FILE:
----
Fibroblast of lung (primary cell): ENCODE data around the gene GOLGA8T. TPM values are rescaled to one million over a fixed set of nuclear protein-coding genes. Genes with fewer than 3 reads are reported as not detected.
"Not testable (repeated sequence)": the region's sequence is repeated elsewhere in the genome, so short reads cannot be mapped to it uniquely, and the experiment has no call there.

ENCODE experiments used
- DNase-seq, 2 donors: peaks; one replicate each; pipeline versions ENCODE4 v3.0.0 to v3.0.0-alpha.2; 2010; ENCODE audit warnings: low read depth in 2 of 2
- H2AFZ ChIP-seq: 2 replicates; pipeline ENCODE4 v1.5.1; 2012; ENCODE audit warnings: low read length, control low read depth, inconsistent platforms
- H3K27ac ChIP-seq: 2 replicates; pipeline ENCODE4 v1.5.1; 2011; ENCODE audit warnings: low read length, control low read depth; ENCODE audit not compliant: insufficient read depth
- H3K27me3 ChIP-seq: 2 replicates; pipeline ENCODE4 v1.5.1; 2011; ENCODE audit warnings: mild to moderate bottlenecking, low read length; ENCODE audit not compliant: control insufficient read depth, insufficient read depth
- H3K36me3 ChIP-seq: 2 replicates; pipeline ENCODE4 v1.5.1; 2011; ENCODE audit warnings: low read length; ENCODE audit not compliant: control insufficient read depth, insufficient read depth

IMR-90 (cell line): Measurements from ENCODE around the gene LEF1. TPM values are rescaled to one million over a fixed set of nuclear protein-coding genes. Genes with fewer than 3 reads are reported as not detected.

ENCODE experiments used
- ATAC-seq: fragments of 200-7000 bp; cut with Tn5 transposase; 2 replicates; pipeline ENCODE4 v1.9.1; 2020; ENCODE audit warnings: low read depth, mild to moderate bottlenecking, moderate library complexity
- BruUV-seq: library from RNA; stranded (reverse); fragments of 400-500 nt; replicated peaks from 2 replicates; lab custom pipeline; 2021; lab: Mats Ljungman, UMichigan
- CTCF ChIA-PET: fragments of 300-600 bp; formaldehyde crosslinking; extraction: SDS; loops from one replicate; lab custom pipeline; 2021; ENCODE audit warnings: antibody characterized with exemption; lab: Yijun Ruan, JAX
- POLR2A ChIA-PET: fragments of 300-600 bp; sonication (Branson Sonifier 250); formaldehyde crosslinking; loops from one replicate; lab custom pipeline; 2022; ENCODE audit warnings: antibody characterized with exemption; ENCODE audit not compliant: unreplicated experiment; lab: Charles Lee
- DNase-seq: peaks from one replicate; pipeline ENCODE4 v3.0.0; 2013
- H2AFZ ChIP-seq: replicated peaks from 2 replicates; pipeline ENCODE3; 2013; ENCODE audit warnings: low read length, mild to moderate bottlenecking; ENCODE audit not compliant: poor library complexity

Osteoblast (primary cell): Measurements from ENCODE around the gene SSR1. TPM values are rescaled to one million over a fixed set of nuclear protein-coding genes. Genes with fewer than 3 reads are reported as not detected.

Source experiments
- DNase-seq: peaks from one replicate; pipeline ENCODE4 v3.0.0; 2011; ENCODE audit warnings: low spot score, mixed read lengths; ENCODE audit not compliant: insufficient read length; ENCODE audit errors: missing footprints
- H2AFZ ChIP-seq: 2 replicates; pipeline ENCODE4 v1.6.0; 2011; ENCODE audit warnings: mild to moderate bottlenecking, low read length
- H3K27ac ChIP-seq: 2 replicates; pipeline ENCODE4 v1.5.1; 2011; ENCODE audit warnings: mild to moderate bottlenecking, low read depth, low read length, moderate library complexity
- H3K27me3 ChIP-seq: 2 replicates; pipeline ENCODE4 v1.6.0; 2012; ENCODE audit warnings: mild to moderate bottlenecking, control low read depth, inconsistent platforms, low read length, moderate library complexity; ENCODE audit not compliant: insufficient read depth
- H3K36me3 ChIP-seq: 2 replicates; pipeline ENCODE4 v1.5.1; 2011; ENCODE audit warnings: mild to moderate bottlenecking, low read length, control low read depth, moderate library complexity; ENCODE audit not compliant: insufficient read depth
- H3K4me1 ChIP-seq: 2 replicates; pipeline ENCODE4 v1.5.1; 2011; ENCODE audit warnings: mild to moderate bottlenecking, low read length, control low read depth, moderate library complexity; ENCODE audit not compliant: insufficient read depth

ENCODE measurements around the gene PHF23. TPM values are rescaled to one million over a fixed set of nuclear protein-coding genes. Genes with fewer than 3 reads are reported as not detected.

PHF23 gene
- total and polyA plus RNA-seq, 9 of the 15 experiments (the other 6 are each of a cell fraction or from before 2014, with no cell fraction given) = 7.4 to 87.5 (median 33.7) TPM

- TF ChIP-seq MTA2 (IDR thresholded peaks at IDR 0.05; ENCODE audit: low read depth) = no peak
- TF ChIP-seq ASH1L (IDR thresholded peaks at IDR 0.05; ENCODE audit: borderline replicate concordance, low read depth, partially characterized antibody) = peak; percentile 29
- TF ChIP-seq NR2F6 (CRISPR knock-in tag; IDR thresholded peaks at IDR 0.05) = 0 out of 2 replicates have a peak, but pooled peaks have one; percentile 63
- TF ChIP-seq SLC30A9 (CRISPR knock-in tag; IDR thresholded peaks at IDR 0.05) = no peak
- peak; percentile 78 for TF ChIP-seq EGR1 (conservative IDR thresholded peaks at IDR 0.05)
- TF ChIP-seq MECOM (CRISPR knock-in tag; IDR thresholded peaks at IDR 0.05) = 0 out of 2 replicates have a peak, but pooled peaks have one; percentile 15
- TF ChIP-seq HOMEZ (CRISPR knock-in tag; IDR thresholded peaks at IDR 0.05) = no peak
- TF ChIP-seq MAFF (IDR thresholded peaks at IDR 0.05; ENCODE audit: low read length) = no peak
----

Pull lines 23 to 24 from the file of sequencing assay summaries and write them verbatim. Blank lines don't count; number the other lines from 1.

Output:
- H3K36me3 ChIP-seq: 2 replicates; pipeline ENCODE4 v1.5.1; 2011; ENCODE audit warnings: mild to moderate bottlenecking, low read length, control low read depth, moderate library complexity; ENCODE audit not compliant: insufficient read depth
- H3K4me1 ChIP-seq: 2 replicates; pipeline ENCODE4 v1.5.1; 2011; ENCODE audit warnings: mild to moderate bottlenecking, low read length, control low read depth, moderate library complexity; ENCODE audit not compliant: insufficient read depth